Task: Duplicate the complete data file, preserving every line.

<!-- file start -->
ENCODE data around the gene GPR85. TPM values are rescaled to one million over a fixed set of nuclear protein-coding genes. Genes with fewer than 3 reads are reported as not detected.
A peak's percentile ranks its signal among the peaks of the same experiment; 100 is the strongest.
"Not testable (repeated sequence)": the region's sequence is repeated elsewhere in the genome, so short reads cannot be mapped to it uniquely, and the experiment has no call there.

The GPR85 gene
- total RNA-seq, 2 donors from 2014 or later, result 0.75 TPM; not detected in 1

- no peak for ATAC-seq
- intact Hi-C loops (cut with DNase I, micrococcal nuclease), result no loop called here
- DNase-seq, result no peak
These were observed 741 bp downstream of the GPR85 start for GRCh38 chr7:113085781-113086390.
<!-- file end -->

ENCODE data around the gene GPR85. TPM values are rescaled to one million over a fixed set of nuclear protein-coding genes. Genes with fewer than 3 reads are reported as not detected.
A peak's percentile ranks its signal among the peaks of the same experiment; 100 is the strongest.
"Not testable (repeated sequence)": the region's sequence is repeated elsewhere in the genome, so short reads cannot be mapped to it uniquely, and the experiment has no call there.

The GPR85 gene
- total RNA-seq, 2 donors from 2014 or later, result 0.75 TPM; not detected in 1

- no peak for ATAC-seq
- intact Hi-C loops (cut with DNase I, micrococcal nuclease), result no loop called here
- DNase-seq, result no peak
These were observed 741 bp downstream of the GPR85 start for GRCh38 chr7:113085781-113086390.